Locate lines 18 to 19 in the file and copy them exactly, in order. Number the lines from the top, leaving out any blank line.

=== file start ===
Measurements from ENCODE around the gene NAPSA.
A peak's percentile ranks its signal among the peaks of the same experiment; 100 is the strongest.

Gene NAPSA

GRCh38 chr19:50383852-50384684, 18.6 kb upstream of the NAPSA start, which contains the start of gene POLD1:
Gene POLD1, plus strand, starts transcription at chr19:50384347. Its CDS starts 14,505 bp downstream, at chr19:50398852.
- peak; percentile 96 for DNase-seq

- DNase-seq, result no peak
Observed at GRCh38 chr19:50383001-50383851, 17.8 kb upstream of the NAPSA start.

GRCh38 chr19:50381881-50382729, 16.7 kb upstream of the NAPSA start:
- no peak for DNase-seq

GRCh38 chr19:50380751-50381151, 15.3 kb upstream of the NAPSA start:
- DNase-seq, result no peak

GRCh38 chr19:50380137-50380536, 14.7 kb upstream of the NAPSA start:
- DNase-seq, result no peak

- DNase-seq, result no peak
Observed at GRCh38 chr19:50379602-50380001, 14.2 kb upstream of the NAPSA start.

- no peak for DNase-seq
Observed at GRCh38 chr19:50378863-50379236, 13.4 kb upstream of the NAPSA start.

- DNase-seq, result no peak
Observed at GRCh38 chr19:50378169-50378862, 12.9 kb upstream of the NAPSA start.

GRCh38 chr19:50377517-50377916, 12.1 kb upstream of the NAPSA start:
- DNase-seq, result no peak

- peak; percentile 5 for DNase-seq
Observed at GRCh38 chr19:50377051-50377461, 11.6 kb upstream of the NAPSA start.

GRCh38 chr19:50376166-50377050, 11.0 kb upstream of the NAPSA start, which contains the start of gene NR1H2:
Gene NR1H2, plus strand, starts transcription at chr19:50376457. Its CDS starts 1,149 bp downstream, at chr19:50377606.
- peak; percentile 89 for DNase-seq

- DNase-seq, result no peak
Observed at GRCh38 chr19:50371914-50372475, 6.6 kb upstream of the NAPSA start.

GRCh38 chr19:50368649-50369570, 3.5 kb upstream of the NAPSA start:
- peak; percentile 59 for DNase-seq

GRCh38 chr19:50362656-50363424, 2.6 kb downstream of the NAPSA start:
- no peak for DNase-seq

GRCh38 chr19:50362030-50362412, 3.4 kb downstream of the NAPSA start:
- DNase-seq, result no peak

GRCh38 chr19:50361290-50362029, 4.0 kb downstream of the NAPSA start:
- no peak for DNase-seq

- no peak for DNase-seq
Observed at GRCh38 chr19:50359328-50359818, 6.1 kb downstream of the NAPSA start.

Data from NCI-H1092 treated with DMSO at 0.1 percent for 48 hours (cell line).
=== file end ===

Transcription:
Observed at GRCh38 chr19:50378863-50379236, 13.4 kb upstream of the NAPSA start.

- DNase-seq, result no peak